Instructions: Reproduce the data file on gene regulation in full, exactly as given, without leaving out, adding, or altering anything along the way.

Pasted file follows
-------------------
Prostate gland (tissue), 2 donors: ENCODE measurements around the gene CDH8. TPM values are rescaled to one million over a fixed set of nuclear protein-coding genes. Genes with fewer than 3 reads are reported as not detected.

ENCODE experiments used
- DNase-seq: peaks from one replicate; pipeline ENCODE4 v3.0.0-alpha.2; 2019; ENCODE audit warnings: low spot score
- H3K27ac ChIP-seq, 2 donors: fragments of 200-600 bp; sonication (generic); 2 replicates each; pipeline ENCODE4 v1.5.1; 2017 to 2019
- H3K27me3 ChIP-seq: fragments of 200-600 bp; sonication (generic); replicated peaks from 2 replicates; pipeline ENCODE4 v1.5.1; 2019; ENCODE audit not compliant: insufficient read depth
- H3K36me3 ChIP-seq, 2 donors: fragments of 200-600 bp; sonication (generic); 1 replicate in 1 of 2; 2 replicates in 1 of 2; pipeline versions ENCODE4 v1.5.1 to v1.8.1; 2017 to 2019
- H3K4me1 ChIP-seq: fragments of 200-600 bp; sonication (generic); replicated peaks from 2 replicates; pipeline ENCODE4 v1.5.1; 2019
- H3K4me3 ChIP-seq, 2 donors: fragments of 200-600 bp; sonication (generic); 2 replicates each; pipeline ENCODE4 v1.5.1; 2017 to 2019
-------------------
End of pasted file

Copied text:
Prostate gland (tissue), 2 donors: ENCODE measurements around the gene CDH8. TPM values are rescaled to one million over a fixed set of nuclear protein-coding genes. Genes with fewer than 3 reads are reported as not detected.

ENCODE experiments used
- DNase-seq: peaks from one replicate; pipeline ENCODE4 v3.0.0-alpha.2; 2019; ENCODE audit warnings: low spot score
- H3K27ac ChIP-seq, 2 donors: fragments of 200-600 bp; sonication (generic); 2 replicates each; pipeline ENCODE4 v1.5.1; 2017 to 2019
- H3K27me3 ChIP-seq: fragments of 200-600 bp; sonication (generic); replicated peaks from 2 replicates; pipeline ENCODE4 v1.5.1; 2019; ENCODE audit not compliant: insufficient read depth
- H3K36me3 ChIP-seq, 2 donors: fragments of 200-600 bp; sonication (generic); 1 replicate in 1 of 2; 2 replicates in 1 of 2; pipeline versions ENCODE4 v1.5.1 to v1.8.1; 2017 to 2019
- H3K4me1 ChIP-seq: fragments of 200-600 bp; sonication (generic); replicated peaks from 2 replicates; pipeline ENCODE4 v1.5.1; 2019
- H3K4me3 ChIP-seq, 2 donors: fragments of 200-600 bp; sonication (generic); 2 replicates each; pipeline ENCODE4 v1.5.1; 2017 to 2019